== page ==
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Explain the use of Go's composite literals for initializing composite data types?

In Go, composite literals are a concise way of initializing composite data types such as arrays, slices, maps, and structs. They allow us to define and initialize composite values in a single expression.

The syntax for composite literals is as follows:

type value = Type{ Elements }

Here, **Type** is the type of the composite value, and **Elements** are the elements of the composite value. The type and elements are enclosed in curly braces **{ }**, and the elements are separated by commas.

For example, to initialize an array of integers with the values 1, 2, and 3, we can use the following composite literal:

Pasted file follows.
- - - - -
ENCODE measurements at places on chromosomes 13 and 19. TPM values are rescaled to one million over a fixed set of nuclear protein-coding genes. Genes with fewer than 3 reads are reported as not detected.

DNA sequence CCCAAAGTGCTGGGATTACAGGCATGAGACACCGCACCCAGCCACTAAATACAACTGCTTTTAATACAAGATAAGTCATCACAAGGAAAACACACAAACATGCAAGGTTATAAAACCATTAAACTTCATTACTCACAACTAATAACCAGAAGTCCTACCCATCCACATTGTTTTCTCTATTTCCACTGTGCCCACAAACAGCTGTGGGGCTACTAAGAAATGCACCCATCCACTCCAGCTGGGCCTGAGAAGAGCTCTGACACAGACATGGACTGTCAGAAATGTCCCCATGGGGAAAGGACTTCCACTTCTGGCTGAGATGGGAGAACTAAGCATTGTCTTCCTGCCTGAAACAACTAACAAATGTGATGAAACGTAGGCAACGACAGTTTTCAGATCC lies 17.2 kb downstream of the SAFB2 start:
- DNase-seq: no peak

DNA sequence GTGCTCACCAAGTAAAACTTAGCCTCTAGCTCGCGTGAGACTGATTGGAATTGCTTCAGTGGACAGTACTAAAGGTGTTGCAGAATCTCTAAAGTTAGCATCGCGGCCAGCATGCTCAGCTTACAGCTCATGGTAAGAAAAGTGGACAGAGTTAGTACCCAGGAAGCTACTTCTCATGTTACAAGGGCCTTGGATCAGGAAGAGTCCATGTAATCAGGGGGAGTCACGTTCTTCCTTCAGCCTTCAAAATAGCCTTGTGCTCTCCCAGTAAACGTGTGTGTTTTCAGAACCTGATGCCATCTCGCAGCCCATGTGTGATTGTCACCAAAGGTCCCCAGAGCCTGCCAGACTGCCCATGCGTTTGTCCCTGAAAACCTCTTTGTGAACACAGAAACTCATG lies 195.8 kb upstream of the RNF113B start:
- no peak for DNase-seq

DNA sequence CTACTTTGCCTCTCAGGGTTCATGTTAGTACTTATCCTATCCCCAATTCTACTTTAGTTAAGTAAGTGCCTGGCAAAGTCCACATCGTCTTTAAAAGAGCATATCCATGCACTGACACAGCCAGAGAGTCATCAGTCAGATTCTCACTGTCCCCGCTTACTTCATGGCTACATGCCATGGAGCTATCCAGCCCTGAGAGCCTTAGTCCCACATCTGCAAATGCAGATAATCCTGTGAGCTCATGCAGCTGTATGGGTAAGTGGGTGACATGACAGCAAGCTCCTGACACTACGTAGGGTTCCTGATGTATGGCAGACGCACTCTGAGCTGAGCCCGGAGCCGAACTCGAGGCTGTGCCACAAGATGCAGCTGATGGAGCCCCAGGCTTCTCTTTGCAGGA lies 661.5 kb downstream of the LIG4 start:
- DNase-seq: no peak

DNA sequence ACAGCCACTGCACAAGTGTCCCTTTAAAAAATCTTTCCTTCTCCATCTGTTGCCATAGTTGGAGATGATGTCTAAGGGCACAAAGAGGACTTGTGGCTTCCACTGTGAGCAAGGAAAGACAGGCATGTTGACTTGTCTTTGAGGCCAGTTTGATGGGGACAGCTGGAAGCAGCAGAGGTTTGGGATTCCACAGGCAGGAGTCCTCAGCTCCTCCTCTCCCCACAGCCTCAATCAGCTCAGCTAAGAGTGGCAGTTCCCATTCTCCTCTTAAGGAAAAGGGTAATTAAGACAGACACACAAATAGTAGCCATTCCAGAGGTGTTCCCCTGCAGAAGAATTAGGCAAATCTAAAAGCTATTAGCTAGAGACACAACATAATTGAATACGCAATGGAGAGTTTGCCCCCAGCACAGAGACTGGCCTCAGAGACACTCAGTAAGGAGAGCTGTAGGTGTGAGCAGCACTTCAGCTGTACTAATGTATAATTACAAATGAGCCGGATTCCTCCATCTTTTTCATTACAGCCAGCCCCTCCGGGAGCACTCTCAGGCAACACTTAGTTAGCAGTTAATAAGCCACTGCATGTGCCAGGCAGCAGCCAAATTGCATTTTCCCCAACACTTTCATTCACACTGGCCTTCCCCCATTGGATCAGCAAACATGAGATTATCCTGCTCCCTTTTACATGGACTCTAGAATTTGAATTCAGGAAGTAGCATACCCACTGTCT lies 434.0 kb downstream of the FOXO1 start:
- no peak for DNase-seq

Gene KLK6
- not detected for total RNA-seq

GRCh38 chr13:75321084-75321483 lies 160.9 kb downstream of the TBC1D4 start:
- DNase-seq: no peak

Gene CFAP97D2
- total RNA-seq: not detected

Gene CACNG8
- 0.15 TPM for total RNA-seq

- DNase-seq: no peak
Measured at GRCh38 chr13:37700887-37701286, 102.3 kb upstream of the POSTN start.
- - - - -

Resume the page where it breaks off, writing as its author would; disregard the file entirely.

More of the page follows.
a := [3]int{1, 2, 3}

Similarly, to initialize a slice of integers with the same values, we can use the following composite literal:

s := []int{1, 2, 3}

To initialize a map with string keys and integer values, we can use the following composite literal:

m := map[string]int{"one": 1, "two": 2, "three": 3}

And to initialize a struct with string and integer fields, we can use the following composite literal:

p := struct {
    name string
    age  int
}{
    name: "Alice",
    age:  30,
}

Composite literals can also be used to initialize nested composite data types. For example, to initialize a slice of structs with string and integer fields, we can use the following composite literal:

people := []struct {
    name string
    age  int
}{
    {"Alice", 30},
    {"Bob", 40},
    {"Charlie", 50},
}

In summary, composite literals are a concise way of initializing composite data types in Go. They allow us to define and initialize composite values in a single expression, and can be used for arrays, slices, maps, and structs, as well as nested composite data types.

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